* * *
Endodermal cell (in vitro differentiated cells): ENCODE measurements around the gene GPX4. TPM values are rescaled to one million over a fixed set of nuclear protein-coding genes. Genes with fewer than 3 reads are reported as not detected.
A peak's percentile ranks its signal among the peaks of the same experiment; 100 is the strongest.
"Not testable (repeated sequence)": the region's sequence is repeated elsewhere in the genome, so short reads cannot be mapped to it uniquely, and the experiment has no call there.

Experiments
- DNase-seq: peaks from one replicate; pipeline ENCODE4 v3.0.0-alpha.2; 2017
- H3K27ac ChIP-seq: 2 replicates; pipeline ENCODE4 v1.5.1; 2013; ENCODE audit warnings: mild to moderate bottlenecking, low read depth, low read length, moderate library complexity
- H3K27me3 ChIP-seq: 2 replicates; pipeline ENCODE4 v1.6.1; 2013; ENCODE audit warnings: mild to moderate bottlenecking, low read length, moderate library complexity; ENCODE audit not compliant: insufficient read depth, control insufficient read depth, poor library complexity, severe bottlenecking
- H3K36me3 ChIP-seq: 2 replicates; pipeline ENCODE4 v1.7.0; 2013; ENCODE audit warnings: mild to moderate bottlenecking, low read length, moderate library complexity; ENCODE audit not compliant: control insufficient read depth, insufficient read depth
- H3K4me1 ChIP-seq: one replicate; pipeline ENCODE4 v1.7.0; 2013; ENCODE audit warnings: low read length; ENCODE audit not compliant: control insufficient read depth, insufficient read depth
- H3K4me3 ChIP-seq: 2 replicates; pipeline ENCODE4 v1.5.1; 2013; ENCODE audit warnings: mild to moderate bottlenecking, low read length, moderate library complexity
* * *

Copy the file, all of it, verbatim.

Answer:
Endodermal cell (in vitro differentiated cells): ENCODE measurements around the gene GPX4. TPM values are rescaled to one million over a fixed set of nuclear protein-coding genes. Genes with fewer than 3 reads are reported as not detected.
A peak's percentile ranks its signal among the peaks of the same experiment; 100 is the strongest.
"Not testable (repeated sequence)": the region's sequence is repeated elsewhere in the genome, so short reads cannot be mapped to it uniquely, and the experiment has no call there.

Experiments
- DNase-seq: peaks from one replicate; pipeline ENCODE4 v3.0.0-alpha.2; 2017
- H3K27ac ChIP-seq: 2 replicates; pipeline ENCODE4 v1.5.1; 2013; ENCODE audit warnings: mild to moderate bottlenecking, low read depth, low read length, moderate library complexity
- H3K27me3 ChIP-seq: 2 replicates; pipeline ENCODE4 v1.6.1; 2013; ENCODE audit warnings: mild to moderate bottlenecking, low read length, moderate library complexity; ENCODE audit not compliant: insufficient read depth, control insufficient read depth, poor library complexity, severe bottlenecking
- H3K36me3 ChIP-seq: 2 replicates; pipeline ENCODE4 v1.7.0; 2013; ENCODE audit warnings: mild to moderate bottlenecking, low read length, moderate library complexity; ENCODE audit not compliant: control insufficient read depth, insufficient read depth
- H3K4me1 ChIP-seq: one replicate; pipeline ENCODE4 v1.7.0; 2013; ENCODE audit warnings: low read length; ENCODE audit not compliant: control insufficient read depth, insufficient read depth
- H3K4me3 ChIP-seq: 2 replicates; pipeline ENCODE4 v1.5.1; 2013; ENCODE audit warnings: mild to moderate bottlenecking, low read length, moderate library complexity